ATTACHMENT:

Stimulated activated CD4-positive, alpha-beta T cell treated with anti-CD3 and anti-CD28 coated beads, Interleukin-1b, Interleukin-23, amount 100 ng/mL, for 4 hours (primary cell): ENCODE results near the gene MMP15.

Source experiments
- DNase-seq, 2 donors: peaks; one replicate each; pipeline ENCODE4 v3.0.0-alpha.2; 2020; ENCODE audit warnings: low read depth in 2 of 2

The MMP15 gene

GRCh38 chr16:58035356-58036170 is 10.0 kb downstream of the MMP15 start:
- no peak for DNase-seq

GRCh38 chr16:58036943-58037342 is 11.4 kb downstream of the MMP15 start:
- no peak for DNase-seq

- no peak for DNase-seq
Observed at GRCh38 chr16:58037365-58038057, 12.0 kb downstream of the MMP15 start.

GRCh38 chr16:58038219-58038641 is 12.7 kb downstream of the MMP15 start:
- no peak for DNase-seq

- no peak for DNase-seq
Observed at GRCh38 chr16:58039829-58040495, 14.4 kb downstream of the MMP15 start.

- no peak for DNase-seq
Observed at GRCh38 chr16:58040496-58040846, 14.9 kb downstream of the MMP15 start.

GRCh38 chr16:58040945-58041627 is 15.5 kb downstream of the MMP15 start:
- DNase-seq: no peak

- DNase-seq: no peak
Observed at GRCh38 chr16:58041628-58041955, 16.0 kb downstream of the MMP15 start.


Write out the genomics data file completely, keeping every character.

Stimulated activated CD4-positive, alpha-beta T cell treated with anti-CD3 and anti-CD28 coated beads, Interleukin-1b, Interleukin-23, amount 100 ng/mL, for 4 hours (primary cell): ENCODE results near the gene MMP15.

Source experiments
- DNase-seq, 2 donors: peaks; one replicate each; pipeline ENCODE4 v3.0.0-alpha.2; 2020; ENCODE audit warnings: low read depth in 2 of 2

The MMP15 gene

GRCh38 chr16:58035356-58036170 is 10.0 kb downstream of the MMP15 start:
- no peak for DNase-seq

GRCh38 chr16:58036943-58037342 is 11.4 kb downstream of the MMP15 start:
- no peak for DNase-seq

- no peak for DNase-seq
Observed at GRCh38 chr16:58037365-58038057, 12.0 kb downstream of the MMP15 start.

GRCh38 chr16:58038219-58038641 is 12.7 kb downstream of the MMP15 start:
- no peak for DNase-seq

- no peak for DNase-seq
Observed at GRCh38 chr16:58039829-58040495, 14.4 kb downstream of the MMP15 start.

- no peak for DNase-seq
Observed at GRCh38 chr16:58040496-58040846, 14.9 kb downstream of the MMP15 start.

GRCh38 chr16:58040945-58041627 is 15.5 kb downstream of the MMP15 start:
- DNase-seq: no peak

- DNase-seq: no peak
Observed at GRCh38 chr16:58041628-58041955, 16.0 kb downstream of the MMP15 start.